BEING DIFFERENT-BEING SPECIAL-BEING ACCEPTED- BEING KIND It Is All One Thing By Kim Corey
"When you are kind to others, it not only changes you, it changes the world." - Harold Kushner
I want to share with you a journey. This journey spanned a time of elemental change in the field of Special Education, and it provided opportunities for changing individuals and changing the world through the simple arrangement of allowing interactions between disabled students and typical students in the school setting. These interactions were structured around and tied together with the thread of kindness.
But first, a flashback to a scene in my office in the fall of 1990. A very angry fifth grade teacher enters my space and proceeds to scream at me that I have no right to "have these kids be in the third grade classroom to get their special education services." I stood up to this teacher in support of the changes that were coming. But then again I thought of my soon to be included student, Jeremiah, yelling at the top of his lungs...up to eighty times each day.
I came into the field of Special Education shortly after the passage of a law in 1975 that required schools to provide a public education to all students. At that time, the concept of mainstreaming was put forth as a way to have students with disabilities be a part of the regular education setting. Although some efforts were made to allow disabled students to have time with typical peers, the arrangements were minimal and mostly centered around physical education classes or a period of ten to fifteen minutes in a regular education classroom at the start of the day. Truthfully, these mainstreaming times did little to foster understanding and acceptance of disabled students, and mostly reinforced the implicit bias of special education students as "the other" or as people who were too different to be looked upon as being a part of the rest of the school, or of society in general.
In the early 1990's, court rulings determined that students with severe disabilities had a right to be included in the regular education setting with appropriate support and services to ensure their educational progress. This concept of "inclusion" meant that every effort needed to be made to allow full access to a regular classroom for any student, regardless of their handicapping condition.
During this time of change, students with multiple disabilities and extreme mental handicaps were fully allowed into regular education classrooms, with proper supports in place to ensure their educational progress.
As a teacher of students with severe and multiple disabilities, I saw this as a groundbreaking time where not only could students with disabilities benefit from being a part of a mainstream setting, but students with typical abilities could benefit from getting to know disabled students as individual human beings with unconditional merit.
As parents of disabled children embraced this time, the true test of inclusion and that their child had become a part of other kids' lives, was when and if their child would be asked to a birthday party. Somehow this simple act was to be the hope and dream that their child had truly been accepted as a friend of a typical child.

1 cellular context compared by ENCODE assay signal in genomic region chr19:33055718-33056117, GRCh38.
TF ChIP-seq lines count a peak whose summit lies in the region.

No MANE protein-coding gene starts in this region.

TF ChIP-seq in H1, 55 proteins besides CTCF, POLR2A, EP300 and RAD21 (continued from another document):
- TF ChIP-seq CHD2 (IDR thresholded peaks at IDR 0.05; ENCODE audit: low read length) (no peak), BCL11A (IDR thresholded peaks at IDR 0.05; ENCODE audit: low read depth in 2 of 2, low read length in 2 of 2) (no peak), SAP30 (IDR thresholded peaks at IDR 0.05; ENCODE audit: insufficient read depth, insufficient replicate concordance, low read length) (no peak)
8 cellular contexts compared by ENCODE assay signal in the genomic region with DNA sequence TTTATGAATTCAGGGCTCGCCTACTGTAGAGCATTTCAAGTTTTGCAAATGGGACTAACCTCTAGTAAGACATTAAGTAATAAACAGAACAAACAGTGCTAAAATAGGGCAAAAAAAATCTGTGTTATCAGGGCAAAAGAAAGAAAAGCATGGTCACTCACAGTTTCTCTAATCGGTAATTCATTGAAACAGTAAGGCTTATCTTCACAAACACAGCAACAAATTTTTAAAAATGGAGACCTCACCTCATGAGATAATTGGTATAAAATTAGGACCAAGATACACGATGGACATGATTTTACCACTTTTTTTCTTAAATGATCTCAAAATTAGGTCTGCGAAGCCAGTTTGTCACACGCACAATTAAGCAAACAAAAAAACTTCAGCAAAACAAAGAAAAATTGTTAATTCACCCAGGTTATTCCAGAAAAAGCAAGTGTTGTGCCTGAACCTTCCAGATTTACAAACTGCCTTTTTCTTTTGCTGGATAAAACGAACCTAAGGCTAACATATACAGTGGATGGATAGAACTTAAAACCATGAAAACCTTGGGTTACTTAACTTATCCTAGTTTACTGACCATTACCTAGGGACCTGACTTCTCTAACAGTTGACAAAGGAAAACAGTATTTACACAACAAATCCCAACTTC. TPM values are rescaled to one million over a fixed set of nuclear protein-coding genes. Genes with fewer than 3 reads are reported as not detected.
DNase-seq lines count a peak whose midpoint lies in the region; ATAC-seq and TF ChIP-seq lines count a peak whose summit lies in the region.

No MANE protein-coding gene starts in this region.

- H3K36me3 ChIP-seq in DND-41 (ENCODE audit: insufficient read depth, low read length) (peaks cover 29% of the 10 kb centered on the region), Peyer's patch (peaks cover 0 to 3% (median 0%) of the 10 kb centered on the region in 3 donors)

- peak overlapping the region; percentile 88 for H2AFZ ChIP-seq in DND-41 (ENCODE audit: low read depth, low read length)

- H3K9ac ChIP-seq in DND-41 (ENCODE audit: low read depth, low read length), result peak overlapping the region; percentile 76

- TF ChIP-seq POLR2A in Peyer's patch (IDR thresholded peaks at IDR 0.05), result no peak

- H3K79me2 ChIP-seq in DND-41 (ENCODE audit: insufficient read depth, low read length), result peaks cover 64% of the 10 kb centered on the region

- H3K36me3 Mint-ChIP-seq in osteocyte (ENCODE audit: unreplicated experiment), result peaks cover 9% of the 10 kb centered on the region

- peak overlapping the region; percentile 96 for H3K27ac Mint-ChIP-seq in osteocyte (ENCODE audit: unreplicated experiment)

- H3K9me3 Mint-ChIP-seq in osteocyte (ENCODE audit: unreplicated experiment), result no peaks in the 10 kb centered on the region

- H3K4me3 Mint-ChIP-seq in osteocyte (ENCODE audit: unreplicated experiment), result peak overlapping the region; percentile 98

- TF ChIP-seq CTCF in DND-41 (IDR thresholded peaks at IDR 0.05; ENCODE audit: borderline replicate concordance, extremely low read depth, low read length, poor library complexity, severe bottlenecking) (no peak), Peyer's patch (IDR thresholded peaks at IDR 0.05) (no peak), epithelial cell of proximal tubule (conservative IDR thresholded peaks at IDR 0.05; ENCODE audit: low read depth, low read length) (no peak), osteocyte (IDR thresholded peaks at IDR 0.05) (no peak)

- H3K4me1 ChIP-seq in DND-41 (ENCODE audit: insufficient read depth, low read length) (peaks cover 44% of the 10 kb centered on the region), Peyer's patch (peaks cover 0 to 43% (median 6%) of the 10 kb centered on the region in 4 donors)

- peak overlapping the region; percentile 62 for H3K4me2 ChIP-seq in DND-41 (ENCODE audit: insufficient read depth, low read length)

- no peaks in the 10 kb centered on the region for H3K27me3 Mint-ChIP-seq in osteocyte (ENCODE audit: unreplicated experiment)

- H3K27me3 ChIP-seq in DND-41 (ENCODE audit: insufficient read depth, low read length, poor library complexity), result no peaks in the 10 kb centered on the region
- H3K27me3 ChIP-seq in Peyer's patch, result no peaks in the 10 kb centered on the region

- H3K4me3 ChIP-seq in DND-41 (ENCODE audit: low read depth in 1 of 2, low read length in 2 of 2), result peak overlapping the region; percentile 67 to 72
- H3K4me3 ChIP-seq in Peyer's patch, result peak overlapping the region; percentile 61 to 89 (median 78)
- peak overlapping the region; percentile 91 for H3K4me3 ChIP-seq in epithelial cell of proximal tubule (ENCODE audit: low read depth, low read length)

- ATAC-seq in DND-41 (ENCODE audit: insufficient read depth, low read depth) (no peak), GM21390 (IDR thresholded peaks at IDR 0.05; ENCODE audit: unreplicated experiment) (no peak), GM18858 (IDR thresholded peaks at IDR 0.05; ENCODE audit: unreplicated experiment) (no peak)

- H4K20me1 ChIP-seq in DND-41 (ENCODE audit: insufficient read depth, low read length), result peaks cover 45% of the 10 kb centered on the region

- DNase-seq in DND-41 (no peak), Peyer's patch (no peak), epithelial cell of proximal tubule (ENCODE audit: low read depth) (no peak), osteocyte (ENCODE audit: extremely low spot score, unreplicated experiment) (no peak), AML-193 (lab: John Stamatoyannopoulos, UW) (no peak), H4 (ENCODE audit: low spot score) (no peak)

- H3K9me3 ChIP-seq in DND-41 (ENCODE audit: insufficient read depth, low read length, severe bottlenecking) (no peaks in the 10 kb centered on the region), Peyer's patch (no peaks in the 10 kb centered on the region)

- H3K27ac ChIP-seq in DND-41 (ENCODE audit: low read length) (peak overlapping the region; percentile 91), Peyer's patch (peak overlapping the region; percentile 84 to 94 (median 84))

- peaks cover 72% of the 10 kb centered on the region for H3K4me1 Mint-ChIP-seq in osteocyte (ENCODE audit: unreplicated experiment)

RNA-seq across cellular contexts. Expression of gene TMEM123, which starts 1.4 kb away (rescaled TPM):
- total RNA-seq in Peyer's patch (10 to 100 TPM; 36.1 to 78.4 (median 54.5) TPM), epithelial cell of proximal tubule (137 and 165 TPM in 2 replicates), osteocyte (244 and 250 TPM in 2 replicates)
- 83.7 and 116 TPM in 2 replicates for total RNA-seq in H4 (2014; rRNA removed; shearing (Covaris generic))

At times we had our work cut out for us. In order to assist the process of getting to know these kids, who at first glance appeared to be so very different, we would conduct an activity called "A Circle of Friends". Without the disabled student present, the teachers would facilitate a process where we would talk about all the things this child had in common with other kids, then set up a schedule during the day where students would volunteer to be with the disabled child. These times of day included recess, lunch, specials(such as gym class), walking from class to class, and before or after school.
As a teacher I observed many beautiful moments as these kids got to know one another and start relationships that would engender understanding and do away with implicit bias. I had a great hope for the future as I believed the typical kids would grow up and be in support of legislation that would support others with disabilities, and support humane opportunities for their lives to be as positive as possible.
Back to Jeremiah. He was a student with Down Syndrome. A third grade teacher and I worked together to help him be included in the third grade classroom with 25 other students. Jeremiah liked to yell. Yell loudly. At first when Jeremiah started in the third grade classroom, he would yell up to eighty times per day. The Special Education staff and I reassured the third grade teacher that with her help, we would be able to help Jeremiah decrease his disruptive yelling. We had Jeremiah on a program of ignoring his yelling, and the third grade teacher learned to ignore him and carry on as if nothing unusual was happening. The first few days were pretty rocky as students struggled to work and listen to their teacher with Jeremiah yelling and laughing(as he knew he was causing some trouble) in the background. After about three days, however, Jeremiah started to yell less and less as he realized he wouldn't gain any attention for it. His rate of yells went down to five or less per day. Success! And everyone in the classroom felt it as we had all worked together to help Jeremiah behave more appropriately in the third grade classroom.
And did disabled children end up being invited to birthday parties? Yes, they did, and many parents felt the joy of their child being viewed as a friend, and as someone worth being a part of the mainstream world.
Yes, acts of kindness can change us, and can change the world.
SedonaKind PO Box 3059 Sedona, AZ 86340
SedonaKind meets the 3rd Friday of each Month from September to May. We meet at the Sedona Library in West Sedona at 10:00a.m. We ask that only fully Covid vaccinated individuals attend.